Dust & Grooves in the Guardian

Dust & Grooves in the Guardian

The Guardian’s Killian Fox tells the story of Dust & Grooves—from the original spark in Tropicalia in Furs up until now. Photographer Eilon Paz talks to Fox about the medium of vinyl and working on the features for his photography book Dust & Grooves: Adventures in Record Collecting (a second edition is out now and a third edition will be published by Ten Speed Press in September).

Below is an excerpt from the feature, and you can read the full article here:

At home with the world’s most dedicated record collectors



DJ Rich Medina photographed at his home in Philadelphia for the Dust & Grooves website. Photograph: Eilon Paz

“The people Eilon Paz features in his new book, Dust & Grooves – and on the brilliant website that gave rise to it – are serious record collectors. They obsess over ultra-rare Ethiopian jazz 45s from the 70s. They go to Japan and shell out thousands for a single piece of vinyl. Their houses (and spouses) are overwhelmed by the breadth of their habit. Some, like Gilles Peterson, take a targeted approach but still end up with 30,000 records in their possession. Others are completists who hoover up entire back catalogues without any regard for quality. Some collect as an investment or to make art projects, others for the sheer love of the music.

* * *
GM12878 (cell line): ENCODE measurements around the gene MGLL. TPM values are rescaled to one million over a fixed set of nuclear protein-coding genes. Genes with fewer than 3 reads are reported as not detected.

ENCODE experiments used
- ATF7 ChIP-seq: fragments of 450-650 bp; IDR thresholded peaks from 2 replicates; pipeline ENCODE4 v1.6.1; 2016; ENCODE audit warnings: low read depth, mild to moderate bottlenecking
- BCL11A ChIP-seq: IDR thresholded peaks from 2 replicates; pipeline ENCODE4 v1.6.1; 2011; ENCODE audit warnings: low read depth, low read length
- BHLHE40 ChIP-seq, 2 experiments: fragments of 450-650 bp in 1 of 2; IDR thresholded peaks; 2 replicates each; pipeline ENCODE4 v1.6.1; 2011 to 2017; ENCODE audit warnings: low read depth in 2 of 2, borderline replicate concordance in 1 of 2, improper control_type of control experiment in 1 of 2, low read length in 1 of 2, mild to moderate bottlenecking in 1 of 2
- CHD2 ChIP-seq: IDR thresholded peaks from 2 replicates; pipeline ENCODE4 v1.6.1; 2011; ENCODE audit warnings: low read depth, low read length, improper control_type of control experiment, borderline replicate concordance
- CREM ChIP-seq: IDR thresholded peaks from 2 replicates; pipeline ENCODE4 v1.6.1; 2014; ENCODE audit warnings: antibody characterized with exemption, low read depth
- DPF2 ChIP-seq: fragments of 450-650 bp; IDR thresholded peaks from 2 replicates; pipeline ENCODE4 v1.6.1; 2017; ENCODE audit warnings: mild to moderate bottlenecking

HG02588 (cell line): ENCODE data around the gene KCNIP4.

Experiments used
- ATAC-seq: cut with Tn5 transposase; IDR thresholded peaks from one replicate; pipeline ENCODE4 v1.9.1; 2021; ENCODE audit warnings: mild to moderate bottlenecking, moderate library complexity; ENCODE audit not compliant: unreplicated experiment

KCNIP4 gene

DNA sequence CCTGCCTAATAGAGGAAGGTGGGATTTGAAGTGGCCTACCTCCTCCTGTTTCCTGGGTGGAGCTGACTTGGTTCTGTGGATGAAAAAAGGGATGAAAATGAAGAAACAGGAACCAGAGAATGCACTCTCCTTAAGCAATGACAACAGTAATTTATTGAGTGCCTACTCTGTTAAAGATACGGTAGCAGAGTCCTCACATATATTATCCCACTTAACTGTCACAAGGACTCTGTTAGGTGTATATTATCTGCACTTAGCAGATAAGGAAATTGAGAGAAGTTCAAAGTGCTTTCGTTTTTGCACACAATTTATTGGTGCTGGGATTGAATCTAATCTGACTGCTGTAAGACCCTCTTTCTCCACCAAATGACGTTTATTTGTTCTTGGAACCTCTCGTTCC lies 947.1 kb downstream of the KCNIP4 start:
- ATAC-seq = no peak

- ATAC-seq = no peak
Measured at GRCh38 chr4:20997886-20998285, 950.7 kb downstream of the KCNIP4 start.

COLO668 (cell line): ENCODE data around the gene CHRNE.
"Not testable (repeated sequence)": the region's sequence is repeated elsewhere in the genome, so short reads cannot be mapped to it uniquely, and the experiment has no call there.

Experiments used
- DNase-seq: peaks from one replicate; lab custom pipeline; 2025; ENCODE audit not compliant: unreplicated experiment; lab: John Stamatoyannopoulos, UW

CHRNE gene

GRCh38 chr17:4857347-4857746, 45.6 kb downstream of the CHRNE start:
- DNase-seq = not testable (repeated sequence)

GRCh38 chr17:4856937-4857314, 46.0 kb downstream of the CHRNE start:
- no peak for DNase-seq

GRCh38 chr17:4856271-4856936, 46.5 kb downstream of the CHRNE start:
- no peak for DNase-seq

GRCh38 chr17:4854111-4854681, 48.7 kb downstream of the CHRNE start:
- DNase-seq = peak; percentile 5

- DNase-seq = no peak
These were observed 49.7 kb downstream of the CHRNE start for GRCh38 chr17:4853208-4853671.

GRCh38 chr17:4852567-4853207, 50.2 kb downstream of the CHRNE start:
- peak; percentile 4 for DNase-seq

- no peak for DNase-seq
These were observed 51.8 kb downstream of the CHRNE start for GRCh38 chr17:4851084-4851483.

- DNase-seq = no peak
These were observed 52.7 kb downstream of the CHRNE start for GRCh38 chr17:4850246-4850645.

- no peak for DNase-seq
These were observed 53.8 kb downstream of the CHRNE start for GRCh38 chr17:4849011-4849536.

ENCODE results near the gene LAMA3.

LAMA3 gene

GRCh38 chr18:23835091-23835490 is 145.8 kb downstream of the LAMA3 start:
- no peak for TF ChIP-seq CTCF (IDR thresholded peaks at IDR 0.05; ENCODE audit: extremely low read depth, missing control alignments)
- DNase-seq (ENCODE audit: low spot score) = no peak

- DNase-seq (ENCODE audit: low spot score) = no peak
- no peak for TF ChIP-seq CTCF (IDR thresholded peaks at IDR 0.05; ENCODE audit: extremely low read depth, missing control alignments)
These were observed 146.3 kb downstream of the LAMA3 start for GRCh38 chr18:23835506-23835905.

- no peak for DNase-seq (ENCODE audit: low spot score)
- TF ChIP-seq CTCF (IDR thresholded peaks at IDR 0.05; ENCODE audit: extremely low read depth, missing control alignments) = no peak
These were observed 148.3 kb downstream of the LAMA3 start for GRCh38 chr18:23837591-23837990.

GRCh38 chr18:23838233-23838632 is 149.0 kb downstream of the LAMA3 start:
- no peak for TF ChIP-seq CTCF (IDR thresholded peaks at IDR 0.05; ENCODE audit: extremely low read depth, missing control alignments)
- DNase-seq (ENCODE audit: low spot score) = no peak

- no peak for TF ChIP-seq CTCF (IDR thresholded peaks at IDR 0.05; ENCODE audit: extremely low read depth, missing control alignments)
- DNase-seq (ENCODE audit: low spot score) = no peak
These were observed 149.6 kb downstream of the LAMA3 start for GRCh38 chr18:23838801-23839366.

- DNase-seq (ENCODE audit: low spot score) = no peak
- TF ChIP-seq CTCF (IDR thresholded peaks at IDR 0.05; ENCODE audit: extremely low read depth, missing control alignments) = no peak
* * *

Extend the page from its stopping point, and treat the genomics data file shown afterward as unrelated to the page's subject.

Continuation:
Paz, on the other hand, is a casual collector. “I like to have music on vinyl,” he tells me, “but I don’t need to have specific records. I’m just a music lover really.” An Israeli photographer who established his career in Tel Aviv, he moved to New York in 2008, just as the recession was kicking in. Out of work, Paz spent his free time haunting record shops and was drawn into the New York vinyl scene. The idea for Dust & Grooves came about when he photographed the owner of Tropicalia in Furs, a now-defunct record shop in the East Village, picking out rarities and oddities for the camera […]”


Gilles Peterson photographed for the Dust & Grooves book. Photograph: Eilon Paz

Read more at theguardian.com.

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